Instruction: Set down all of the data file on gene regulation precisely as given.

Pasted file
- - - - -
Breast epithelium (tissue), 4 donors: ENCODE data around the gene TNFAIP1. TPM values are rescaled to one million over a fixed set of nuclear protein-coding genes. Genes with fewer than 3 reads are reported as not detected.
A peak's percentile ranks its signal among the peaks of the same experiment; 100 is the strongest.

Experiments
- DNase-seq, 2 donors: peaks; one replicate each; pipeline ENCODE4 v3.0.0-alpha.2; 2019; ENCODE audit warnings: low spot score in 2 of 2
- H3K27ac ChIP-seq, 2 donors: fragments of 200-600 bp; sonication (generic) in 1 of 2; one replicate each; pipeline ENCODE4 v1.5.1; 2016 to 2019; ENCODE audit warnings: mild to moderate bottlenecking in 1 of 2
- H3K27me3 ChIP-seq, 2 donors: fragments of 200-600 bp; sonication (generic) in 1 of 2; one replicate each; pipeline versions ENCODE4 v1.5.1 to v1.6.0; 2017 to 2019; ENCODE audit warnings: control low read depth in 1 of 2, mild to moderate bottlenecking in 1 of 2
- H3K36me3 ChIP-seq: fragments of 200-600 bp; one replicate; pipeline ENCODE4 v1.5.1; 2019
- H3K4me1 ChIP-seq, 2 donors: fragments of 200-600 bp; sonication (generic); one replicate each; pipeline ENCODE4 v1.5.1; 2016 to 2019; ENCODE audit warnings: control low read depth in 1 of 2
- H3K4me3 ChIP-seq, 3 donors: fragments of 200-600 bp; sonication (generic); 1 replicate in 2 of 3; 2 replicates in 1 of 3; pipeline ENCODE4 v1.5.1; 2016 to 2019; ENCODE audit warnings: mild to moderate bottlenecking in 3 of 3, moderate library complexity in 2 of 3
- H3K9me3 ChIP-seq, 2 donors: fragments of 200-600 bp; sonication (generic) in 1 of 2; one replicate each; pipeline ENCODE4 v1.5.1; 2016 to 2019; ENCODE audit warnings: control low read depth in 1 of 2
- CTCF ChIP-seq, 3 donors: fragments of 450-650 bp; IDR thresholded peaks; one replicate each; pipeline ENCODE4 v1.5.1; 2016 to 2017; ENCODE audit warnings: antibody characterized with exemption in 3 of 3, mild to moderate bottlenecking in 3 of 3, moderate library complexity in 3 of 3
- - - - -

Breast epithelium (tissue), 4 donors: ENCODE data around the gene TNFAIP1. TPM values are rescaled to one million over a fixed set of nuclear protein-coding genes. Genes with fewer than 3 reads are reported as not detected.
A peak's percentile ranks its signal among the peaks of the same experiment; 100 is the strongest.

Experiments
- DNase-seq, 2 donors: peaks; one replicate each; pipeline ENCODE4 v3.0.0-alpha.2; 2019; ENCODE audit warnings: low spot score in 2 of 2
- H3K27ac ChIP-seq, 2 donors: fragments of 200-600 bp; sonication (generic) in 1 of 2; one replicate each; pipeline ENCODE4 v1.5.1; 2016 to 2019; ENCODE audit warnings: mild to moderate bottlenecking in 1 of 2
- H3K27me3 ChIP-seq, 2 donors: fragments of 200-600 bp; sonication (generic) in 1 of 2; one replicate each; pipeline versions ENCODE4 v1.5.1 to v1.6.0; 2017 to 2019; ENCODE audit warnings: control low read depth in 1 of 2, mild to moderate bottlenecking in 1 of 2
- H3K36me3 ChIP-seq: fragments of 200-600 bp; one replicate; pipeline ENCODE4 v1.5.1; 2019
- H3K4me1 ChIP-seq, 2 donors: fragments of 200-600 bp; sonication (generic); one replicate each; pipeline ENCODE4 v1.5.1; 2016 to 2019; ENCODE audit warnings: control low read depth in 1 of 2
- H3K4me3 ChIP-seq, 3 donors: fragments of 200-600 bp; sonication (generic); 1 replicate in 2 of 3; 2 replicates in 1 of 3; pipeline ENCODE4 v1.5.1; 2016 to 2019; ENCODE audit warnings: mild to moderate bottlenecking in 3 of 3, moderate library complexity in 2 of 3
- H3K9me3 ChIP-seq, 2 donors: fragments of 200-600 bp; sonication (generic) in 1 of 2; one replicate each; pipeline ENCODE4 v1.5.1; 2016 to 2019; ENCODE audit warnings: control low read depth in 1 of 2
- CTCF ChIP-seq, 3 donors: fragments of 450-650 bp; IDR thresholded peaks; one replicate each; pipeline ENCODE4 v1.5.1; 2016 to 2017; ENCODE audit warnings: antibody characterized with exemption in 3 of 3, mild to moderate bottlenecking in 3 of 3, moderate library complexity in 3 of 3